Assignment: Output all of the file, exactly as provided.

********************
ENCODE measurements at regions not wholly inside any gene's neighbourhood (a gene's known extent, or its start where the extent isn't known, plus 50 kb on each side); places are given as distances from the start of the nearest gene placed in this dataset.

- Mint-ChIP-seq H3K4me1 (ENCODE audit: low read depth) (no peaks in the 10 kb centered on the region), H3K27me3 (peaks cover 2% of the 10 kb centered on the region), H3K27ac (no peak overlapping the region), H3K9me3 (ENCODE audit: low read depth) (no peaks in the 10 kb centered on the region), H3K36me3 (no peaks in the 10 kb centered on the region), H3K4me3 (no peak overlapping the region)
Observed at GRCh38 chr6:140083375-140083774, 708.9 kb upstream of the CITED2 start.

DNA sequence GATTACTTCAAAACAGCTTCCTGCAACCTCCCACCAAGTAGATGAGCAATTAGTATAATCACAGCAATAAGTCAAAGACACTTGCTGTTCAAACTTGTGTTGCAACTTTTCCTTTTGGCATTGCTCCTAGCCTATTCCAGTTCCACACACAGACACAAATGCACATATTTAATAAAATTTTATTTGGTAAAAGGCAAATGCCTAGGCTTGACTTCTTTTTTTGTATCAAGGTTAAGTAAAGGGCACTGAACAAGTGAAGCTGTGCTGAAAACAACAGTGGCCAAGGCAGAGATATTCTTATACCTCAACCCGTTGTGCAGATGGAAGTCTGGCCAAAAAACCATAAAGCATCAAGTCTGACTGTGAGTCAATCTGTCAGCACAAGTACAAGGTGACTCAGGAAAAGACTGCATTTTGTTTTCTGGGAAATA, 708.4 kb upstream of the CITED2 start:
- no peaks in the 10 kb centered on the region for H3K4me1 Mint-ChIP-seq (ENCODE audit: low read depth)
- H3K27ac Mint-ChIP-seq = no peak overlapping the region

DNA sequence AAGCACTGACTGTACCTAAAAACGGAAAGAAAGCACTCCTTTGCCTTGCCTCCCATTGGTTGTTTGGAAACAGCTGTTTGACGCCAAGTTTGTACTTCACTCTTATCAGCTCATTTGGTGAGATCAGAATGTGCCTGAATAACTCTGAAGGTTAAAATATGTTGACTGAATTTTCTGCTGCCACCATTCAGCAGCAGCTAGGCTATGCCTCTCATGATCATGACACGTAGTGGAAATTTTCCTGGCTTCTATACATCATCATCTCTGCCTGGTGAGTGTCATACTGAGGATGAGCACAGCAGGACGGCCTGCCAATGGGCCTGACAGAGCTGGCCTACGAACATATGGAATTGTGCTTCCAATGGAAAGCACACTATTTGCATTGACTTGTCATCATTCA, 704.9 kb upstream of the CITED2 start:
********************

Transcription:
ENCODE measurements at regions not wholly inside any gene's neighbourhood (a gene's known extent, or its start where the extent isn't known, plus 50 kb on each side); places are given as distances from the start of the nearest gene placed in this dataset.

- Mint-ChIP-seq H3K4me1 (ENCODE audit: low read depth) (no peaks in the 10 kb centered on the region), H3K27me3 (peaks cover 2% of the 10 kb centered on the region), H3K27ac (no peak overlapping the region), H3K9me3 (ENCODE audit: low read depth) (no peaks in the 10 kb centered on the region), H3K36me3 (no peaks in the 10 kb centered on the region), H3K4me3 (no peak overlapping the region)
Observed at GRCh38 chr6:140083375-140083774, 708.9 kb upstream of the CITED2 start.

DNA sequence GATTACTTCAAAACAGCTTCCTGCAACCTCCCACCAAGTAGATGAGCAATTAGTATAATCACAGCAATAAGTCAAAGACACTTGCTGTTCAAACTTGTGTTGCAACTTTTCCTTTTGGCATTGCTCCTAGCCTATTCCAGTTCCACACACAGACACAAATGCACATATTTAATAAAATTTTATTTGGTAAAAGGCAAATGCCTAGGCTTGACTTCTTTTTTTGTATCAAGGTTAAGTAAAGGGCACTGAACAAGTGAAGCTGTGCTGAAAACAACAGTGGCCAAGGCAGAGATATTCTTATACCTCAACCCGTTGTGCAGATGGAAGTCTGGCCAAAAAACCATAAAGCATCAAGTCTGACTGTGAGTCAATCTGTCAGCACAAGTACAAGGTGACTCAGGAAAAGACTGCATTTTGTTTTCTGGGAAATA, 708.4 kb upstream of the CITED2 start:
- no peaks in the 10 kb centered on the region for H3K4me1 Mint-ChIP-seq (ENCODE audit: low read depth)
- H3K27ac Mint-ChIP-seq = no peak overlapping the region

DNA sequence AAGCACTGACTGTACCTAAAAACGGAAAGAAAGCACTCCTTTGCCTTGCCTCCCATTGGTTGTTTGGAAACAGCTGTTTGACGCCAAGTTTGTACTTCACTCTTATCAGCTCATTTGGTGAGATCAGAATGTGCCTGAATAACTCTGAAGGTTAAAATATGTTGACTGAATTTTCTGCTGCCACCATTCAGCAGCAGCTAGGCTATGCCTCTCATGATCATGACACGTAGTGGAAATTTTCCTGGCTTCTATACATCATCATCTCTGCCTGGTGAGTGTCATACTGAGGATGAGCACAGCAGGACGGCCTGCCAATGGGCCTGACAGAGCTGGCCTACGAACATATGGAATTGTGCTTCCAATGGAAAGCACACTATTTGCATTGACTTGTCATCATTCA, 704.9 kb upstream of the CITED2 start: